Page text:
Accessibility for Chromium Developers
Not everyone uses a computer the same way you do! If you're developing code for Chromium, it's important to pay attention to accessibility - making sure that all users get equal access to the product, even if they have a disability or use some alternative method to access their computer.
Accessibility includes, but is not limited to:
- Full keyboard accessibility.
- Support for large fonts and very high zoom levels.
- Support for screen readers for blind users.
- Support for magnifiers for low-vision users.
- Support for high-contrast modes for low-vision users.
- Support for voice-control software for users who cannot type.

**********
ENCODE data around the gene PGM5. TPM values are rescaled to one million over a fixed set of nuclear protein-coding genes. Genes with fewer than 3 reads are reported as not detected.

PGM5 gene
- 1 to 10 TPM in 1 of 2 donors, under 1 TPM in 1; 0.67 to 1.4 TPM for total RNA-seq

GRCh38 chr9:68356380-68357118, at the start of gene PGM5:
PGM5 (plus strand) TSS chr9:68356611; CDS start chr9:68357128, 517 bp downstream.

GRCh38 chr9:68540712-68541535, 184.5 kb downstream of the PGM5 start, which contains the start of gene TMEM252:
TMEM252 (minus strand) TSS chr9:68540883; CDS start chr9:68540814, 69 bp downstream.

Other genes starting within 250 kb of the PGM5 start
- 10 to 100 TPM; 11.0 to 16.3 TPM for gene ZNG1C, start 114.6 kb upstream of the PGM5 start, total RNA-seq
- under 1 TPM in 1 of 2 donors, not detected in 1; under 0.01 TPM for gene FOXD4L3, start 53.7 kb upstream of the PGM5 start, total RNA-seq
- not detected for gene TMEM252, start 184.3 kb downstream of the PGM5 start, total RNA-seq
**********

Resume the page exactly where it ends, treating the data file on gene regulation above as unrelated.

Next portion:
More information on how to ensure changes to various parts of the codebase are accessible:
- Views (Windows & Chrome OS)
- HTML - also see the page on WebUI accessibility audits.
Test new features on Chrome OS with various accessibility support enabled - in particular, try it with spoken feedback enabled, which uses the ChromeVox screen reader.
- See ChromeVox on Desktop Linux for instructions on how to test ChromeVox on desktop Linux.
New features must go through accessibility review. When you create a meta bug (Type=Meta), you'll automatically get Dev-AccessibilityReview-No. Just add a comment to the bug when you believe it's ready for review or if you have any questions about what might be needed.
Google-internal: use the Chrome-Accessibility Group.
Public: the Chromium-Accessibility Group is a public list for discussion of end-user Chromium accessibility issues.
Bugs: tag it with Cr-UI-Accessibility.
For gory details of how Chromium handles web content accessibility in a multi-process browser, see Accessibility Technical Documentation.